Reacting strongly to the deepening crisis in Maldives, India on Tuesday said it was “disturbed” by the “state of emergency” imposed by President Abdulla Yameen and expressed “concern” over the arrests of Supreme Court Chief Justice Abdulla Saeed and former president Maumoon Abdul Gayoom.
However, official sources told The Indian Express that while the government is mapping out its next steps, sending Indian troops to the island nation is not an option. On Tuesday, Sri Lanka-based Maldivian Democratic Party opposition leader and former president Mohamed Nasheed tweeted a “humble” request to India, “to send an envoy, backed by its military, to release judges and political detainees”. But sources said New Delhi is clear that this is “not going to happen”.
“They want us to send warships and put boots on the ground, but we don’t want to be drawn into sending the military to sort out a political mess there,” sources said. Even just sending a special envoy was out of the question, sources said, as there was no guarantee that Yameen would engage with such a representative. Instead, they said, India is hoping to work together with a group of countries, including the US and Saudi Arabia, to bring pressure on the Yameen government through “sanctions”, if needed.
The travel advisories issued Monday by several countries, including India, are seen as part of this co-ordinated action. China, a Yameen ally, has also issued an advisory on travelling in the Maldives. The advisories will directly hit tourism, the mainstay of the Maldivian economy. Another “sanction” being considered is placing travel restrictions on members of the Yameen government. Several top Maldivian politicians travel abroad regularly, including to India, for medical treatment. Among the other options include squeezing aid to and trade with the nation.
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“The government has all the options on the table… but what needs to be kept in mind is that we do not want to hurt the people of Maldives. The measures, if any, have to be targeted at the government,” said sources. Officials said that US and European partners consulted India through Monday night and on Tuesday — in Colombo, Washington DC, London, Brussels — to understand the gravity of the situation.
The US had earlier said it was “troubled” by Yameen’s declaration of emergency. On Tuesday, United Nations Secretary General Antonio Guterres urged the Yameen government to lift the state of Emergency and guarantee safety for its citizens, “including members of the judiciary”.
However, despite Nasheed having come out openly against Yameen, sources said India has not forgotten the former president’s courting of China during the Male SAARC summit, and does not want to be seen as putting all its weight behind the former president. Nasheed is still viewed in New Delhi as “immature” and “brash”, and, officials pointed out, his MDP has not reached out sufficiently to other opposition partners.
Last year, former presidents Nasheed and Gayoom — who heads a faction of the ruling Progressive Party of Maldives against his half-brother Yameen — and opposition leaders Jumhooree Party’s Gasim Ibrahim and Adalath Party’s Sheik Imran announced a historic coming together to work for the restoration of democracy in Maldives.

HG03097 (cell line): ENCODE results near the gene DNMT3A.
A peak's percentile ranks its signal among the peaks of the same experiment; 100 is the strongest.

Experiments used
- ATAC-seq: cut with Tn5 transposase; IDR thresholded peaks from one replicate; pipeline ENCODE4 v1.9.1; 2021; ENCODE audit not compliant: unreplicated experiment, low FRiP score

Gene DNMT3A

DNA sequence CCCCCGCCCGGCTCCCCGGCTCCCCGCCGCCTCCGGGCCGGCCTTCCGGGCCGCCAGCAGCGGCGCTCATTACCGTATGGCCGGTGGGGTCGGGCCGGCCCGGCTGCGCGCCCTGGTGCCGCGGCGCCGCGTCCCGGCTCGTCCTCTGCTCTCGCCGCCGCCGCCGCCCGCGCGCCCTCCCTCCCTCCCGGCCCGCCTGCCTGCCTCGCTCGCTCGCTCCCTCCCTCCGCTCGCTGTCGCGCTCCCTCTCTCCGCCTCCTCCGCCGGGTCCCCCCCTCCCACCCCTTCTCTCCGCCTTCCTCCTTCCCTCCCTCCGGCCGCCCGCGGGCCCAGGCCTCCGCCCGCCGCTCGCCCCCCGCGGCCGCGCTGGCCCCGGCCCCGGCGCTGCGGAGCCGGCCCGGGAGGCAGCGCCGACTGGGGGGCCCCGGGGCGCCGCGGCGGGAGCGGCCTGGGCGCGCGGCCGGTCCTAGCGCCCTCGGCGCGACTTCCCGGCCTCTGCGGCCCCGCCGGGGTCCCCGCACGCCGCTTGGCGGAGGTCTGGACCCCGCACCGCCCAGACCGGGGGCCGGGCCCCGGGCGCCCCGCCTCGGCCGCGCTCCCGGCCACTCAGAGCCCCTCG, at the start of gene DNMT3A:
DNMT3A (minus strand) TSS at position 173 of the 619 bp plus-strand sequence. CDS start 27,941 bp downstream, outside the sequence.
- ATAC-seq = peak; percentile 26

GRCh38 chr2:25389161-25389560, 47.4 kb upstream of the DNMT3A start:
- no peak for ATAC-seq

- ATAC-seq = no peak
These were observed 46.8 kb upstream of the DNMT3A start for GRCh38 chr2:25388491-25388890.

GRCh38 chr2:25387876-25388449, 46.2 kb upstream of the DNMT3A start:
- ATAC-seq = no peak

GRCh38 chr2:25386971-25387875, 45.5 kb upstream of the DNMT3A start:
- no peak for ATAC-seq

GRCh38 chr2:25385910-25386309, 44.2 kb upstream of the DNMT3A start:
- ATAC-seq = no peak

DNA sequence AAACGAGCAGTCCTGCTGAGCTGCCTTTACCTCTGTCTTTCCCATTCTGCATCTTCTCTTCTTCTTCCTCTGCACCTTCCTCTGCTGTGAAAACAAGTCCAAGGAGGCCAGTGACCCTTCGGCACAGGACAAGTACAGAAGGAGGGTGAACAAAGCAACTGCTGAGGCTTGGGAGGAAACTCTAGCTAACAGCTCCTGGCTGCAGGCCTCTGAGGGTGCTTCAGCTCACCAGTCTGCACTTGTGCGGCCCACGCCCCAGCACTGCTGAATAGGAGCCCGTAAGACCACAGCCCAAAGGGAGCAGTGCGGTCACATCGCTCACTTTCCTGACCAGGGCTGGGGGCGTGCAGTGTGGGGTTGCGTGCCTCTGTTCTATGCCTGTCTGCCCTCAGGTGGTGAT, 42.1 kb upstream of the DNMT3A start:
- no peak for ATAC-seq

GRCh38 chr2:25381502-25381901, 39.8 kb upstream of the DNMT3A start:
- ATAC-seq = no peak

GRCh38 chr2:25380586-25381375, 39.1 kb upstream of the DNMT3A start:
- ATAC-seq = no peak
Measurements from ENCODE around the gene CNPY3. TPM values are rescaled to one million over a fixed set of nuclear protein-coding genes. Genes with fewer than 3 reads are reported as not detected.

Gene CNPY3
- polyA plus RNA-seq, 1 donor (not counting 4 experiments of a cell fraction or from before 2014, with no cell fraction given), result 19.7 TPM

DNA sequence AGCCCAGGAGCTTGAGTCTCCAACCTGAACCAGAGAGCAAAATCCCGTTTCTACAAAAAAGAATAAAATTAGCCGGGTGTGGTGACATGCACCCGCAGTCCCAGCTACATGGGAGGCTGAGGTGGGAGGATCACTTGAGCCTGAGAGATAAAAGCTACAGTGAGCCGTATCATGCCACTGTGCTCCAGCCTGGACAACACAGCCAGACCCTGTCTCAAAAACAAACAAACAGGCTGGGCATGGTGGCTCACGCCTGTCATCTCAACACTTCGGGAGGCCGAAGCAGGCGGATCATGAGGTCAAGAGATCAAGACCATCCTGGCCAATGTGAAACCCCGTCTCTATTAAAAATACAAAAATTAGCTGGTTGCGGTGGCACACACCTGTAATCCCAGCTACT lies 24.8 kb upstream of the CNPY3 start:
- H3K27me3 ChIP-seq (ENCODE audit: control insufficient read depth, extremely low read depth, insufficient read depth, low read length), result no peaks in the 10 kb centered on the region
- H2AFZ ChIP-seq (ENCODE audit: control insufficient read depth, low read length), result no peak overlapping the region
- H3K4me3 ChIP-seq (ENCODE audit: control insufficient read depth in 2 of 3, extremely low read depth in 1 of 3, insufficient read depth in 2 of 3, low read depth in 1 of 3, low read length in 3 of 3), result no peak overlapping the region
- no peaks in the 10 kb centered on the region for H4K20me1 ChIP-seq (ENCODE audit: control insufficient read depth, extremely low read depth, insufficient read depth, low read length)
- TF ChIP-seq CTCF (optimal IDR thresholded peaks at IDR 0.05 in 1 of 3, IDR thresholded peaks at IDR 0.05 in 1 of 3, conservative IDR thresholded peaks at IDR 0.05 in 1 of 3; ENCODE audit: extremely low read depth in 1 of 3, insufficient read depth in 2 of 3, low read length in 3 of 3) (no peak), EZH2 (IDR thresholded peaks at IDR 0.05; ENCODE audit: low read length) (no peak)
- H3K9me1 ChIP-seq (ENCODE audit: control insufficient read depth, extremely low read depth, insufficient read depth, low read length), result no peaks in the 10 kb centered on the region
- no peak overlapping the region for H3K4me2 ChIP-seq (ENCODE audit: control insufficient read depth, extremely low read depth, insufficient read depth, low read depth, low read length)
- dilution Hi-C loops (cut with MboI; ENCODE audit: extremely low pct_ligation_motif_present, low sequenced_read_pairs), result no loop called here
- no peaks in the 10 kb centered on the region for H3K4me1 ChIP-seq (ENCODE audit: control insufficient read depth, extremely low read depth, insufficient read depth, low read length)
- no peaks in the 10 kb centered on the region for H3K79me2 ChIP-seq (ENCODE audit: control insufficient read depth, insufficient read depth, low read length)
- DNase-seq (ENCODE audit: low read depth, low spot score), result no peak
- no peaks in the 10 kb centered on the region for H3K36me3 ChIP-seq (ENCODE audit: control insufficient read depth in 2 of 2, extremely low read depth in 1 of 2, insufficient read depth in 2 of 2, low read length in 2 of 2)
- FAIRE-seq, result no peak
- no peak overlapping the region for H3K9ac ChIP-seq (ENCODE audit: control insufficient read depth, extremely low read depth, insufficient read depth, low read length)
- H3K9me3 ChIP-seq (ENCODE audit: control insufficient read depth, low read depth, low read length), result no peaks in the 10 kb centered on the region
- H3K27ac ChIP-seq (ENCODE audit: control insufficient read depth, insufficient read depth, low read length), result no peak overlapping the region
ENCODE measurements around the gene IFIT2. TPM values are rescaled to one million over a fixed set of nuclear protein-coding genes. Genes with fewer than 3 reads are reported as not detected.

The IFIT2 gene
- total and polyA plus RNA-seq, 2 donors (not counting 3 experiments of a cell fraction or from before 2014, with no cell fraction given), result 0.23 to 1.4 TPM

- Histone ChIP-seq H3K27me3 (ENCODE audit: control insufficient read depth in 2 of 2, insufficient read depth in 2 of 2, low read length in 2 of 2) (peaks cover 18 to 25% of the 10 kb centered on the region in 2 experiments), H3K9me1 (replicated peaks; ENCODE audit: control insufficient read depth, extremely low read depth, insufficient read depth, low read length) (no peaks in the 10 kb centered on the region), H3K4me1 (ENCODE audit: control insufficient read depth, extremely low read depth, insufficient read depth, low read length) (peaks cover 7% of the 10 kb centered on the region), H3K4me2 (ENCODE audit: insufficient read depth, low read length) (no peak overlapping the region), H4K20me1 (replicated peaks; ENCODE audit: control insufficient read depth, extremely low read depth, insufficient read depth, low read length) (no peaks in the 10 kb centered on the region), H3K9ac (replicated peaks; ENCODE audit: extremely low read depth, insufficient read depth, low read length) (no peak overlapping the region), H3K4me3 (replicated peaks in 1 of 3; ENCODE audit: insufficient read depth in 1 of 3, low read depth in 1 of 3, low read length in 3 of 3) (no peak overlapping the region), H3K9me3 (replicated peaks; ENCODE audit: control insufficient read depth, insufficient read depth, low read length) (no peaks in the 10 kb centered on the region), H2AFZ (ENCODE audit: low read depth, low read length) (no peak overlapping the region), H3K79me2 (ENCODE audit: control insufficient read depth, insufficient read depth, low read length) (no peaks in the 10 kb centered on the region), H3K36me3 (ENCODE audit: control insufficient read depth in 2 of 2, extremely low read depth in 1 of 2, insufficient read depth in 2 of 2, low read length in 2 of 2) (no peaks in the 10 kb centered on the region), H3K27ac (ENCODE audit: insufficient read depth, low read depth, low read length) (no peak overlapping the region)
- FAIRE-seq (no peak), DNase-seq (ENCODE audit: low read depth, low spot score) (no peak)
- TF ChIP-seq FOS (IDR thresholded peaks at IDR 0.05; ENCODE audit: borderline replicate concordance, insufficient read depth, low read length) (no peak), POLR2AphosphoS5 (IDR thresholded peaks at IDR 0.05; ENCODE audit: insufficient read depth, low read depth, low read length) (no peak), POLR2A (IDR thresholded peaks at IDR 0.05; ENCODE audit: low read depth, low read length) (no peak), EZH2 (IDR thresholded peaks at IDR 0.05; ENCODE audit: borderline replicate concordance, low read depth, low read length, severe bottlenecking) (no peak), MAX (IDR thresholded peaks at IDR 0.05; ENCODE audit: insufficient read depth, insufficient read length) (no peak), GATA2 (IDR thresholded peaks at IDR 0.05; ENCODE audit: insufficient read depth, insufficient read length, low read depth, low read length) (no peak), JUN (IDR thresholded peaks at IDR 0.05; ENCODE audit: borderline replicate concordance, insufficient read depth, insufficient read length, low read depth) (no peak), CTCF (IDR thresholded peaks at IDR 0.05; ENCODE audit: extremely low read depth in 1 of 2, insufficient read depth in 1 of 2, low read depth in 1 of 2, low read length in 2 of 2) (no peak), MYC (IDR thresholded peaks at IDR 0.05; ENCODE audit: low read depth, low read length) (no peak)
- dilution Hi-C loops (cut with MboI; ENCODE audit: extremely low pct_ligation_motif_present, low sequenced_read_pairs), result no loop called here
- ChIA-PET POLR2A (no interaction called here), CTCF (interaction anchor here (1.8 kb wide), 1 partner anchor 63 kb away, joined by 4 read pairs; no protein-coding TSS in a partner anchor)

But Maldivian news outlets have reported that all is not well in the opposition camp, with an impasse over Nasheed’s idea of a joint opposition candidate in the presidential election. Some government officials are of the view that at this point, a gesture from Nasheed could strengthen opposition unity in the push against Yameen. Gasim, a wealthy businessman, is seen as having taken enormous risks by opposing Yameen, and paid for it with his enterprises getting targeted. Government sources said Nasheed could find a running mate from Gasim’s party.
Indian officials said Yameen’s strategy would be to chip away at the combined opposition, especially the faction of his party that has turned against him under Gayoom’s leadership. India is also waiting to see how Yameen deals with the Parliamentary ratification required for Emergency. The country’s Constitution states that the decision to impose Emergency has to be submitted to the Parliament, or Majlis, within 48 hours of it coming into force — if the House is not in session, it has to be convened within 14 days. The Majlis is in limbo after Yameen put off a scheduled session that was to begin on February 5.
Meanwhile, in its statement, the Ministry of External Affairs said, “We are disturbed by the declaration of a state of emergency in Maldives, following the refusal of the government to abide by the unanimous ruling of the full bench of the Supreme Court on February 1, and also by the suspension of constitutional rights of the people of Maldives. The arrest of the Supreme Court Chief Justice and political figures are also reasons for concern.”
Maldives Chief Justice Saeed and another judge, Ali Hameed, were arrested hours after President Yameen declared a state of emergency Monday. Yameen accused judges of plotting to overthrow him and said the Emergency was imposed to investigate this plot. The Supreme Court had ordered Yameen to release nine political prisoners, who was sentenced to 13 years on terrorism charges; reinstated 12 opposition members, boosting their strength in Parliament; and asked the government to convene Parliament. On Tuesday, the remaining three judges of the apex court revoked the order “in light of the concerns raised by the President”.